Know Your Legal Obligations and Rights In Case of a Car Accident - Diamond and Diamond Lawyers

Know Your Legal Obligations and Rights In Case of a Car Accident


What to do and say following a car accident might not be something on the mind of the average Ontario motorist. A safety-conscious driver is probably not thinking about being involved in a collision. However, according to a report produced by the Ministry of Transportation in Toronto, almost 65,000 vehicles were involved in collisions on Ontario roadways resulting in personal injury or death in a single year. Drivers who know their legal obligations in advance might avoid legal issues and criminal penalties when an accident happens.

Penalties for failing to remain at the scene

The first thing drivers need to know about automobile accidents is their obligation under the law to remain at the scene. Failing to remain is an offence punishable under the Criminal Code of Canada and the Highway Safety Act of Ontario. The Ontario law imposes on drivers the following legal obligations:

  • Remain at the scene
  • Give aid and assistance to anyone in need of it
  • Offer their name, address, licence number and place it was issued, and insurance information to police, other motorists and victims injured or suffering losses due to the accident
  • Provide the name and address of the owner of the vehicle if it is not the driver

A violation of the Highway Safety Act is punishable by fines up to $2,000, imprisonment and the loss of the individual’s licence to drive.

Failing to stop and remain at the scene of an accident is also a violation of section 252 of the Criminal Code of Canada. According to the code, it is an offence for any person in control of an automobile that is involved in an accident to leave the scene of an accident with another person, vehicle or cattle under the control of another person. The penalty for a violation could be up to five years imprisonment. If a driver leaves the scene knowing that someone was injured, the penalty on conviction can be imprisonment for up to 10 years. The penalty can be life imprisonment if there was a death.

What happens after the collision?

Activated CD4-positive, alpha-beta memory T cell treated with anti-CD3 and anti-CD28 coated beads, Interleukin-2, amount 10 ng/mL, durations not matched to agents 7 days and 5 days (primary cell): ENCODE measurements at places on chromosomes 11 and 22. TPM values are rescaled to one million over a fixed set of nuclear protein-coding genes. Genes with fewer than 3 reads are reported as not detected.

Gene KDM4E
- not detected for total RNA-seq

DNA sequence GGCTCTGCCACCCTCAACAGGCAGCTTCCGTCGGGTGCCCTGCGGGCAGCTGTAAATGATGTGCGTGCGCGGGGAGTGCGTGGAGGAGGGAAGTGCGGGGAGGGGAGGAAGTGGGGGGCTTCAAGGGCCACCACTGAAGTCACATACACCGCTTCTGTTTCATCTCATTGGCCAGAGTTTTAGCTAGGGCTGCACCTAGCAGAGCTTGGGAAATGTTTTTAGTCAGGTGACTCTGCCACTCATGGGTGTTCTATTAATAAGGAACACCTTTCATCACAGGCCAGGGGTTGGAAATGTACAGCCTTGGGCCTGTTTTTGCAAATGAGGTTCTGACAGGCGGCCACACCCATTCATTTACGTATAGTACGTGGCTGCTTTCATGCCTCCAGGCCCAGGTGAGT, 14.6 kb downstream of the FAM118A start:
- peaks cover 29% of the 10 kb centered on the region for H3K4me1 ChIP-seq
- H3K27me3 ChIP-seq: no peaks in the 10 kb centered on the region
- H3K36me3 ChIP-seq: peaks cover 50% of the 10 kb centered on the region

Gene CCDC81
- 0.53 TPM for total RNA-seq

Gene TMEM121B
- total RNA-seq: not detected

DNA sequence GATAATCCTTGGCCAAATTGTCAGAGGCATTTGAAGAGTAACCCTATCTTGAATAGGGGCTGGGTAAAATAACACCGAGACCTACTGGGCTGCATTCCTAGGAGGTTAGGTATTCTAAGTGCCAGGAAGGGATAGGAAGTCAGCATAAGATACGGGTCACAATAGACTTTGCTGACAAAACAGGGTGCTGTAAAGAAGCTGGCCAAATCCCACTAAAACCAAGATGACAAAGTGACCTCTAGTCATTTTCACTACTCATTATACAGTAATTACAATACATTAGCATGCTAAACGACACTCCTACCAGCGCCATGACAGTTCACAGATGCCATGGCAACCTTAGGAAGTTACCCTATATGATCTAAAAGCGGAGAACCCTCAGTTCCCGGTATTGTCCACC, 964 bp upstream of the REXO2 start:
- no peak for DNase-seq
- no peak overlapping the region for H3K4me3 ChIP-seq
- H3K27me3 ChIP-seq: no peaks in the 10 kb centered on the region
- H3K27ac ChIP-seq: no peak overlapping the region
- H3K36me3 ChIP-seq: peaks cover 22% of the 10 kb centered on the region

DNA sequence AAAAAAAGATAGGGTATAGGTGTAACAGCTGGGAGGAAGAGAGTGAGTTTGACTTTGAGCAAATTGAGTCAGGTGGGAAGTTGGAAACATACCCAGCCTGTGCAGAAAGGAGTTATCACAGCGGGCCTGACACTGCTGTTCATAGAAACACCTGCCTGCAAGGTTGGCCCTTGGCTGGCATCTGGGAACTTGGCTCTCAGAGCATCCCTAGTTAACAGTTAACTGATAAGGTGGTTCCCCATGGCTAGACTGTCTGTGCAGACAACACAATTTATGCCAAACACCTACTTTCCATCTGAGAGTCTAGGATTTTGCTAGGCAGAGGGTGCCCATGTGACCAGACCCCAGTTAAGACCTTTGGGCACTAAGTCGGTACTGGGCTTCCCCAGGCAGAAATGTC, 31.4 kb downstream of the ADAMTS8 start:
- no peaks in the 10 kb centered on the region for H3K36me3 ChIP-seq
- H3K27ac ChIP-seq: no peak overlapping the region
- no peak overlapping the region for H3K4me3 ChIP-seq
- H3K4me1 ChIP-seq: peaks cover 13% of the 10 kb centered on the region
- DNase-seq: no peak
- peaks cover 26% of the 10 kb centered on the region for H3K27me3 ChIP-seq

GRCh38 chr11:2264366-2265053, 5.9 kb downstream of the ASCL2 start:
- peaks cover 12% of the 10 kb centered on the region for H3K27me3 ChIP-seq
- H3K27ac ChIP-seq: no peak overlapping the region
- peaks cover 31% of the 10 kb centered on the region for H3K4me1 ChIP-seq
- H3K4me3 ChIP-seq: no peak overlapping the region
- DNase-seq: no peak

It is common for drivers and passengers to be dazed or confused following the sudden impact associated with a crash. Once the vehicle stops, among the things a driver should do are the following:

  • In cases of injuries or property damage exceeding $2,000:  The Financial Services Commission of Ontario recommends calling the police following any accident in which property damage exceeds $2,000, someone is injured or when a person suspects another driver of violating the law, such as driving under the influence. When there are no apparent injuries and property exceeding $2,000, drivers have 24 hours to contact a Collision Reporting Centre to make a report.
  • Safety first: Drivers should not exit or move their vehicles unless it is safe to do so. If someone is injured or a vehicle cannot be operated, drivers should turn on their vehicle’s hazard lights and move to a safe place away from traffic.
  • Exchange information: Drivers should exchange individual contact information, vehicle and insurance information, and other data as required under the law.
  • Insurance reports: As soon as possible following an accident, drivers should contact their insurance company to report the accident.

One thing drivers should not do at the scene of an accident is make statements assuming liability for causing the collision. Saying “I’m sorry” to another driver could be used in court as an acknowledgement of liability.

Contact experienced personal injury lawyers

The lawyers at Diamond and Diamond have experience representing individuals involved in automobile accidents. Contact our 24/7 injury hotline at 1-800-567-HURT or visit our website to speak to someone about your rights and obligations following an accident. Consultations are free, and we handle cases throughout Ontario.

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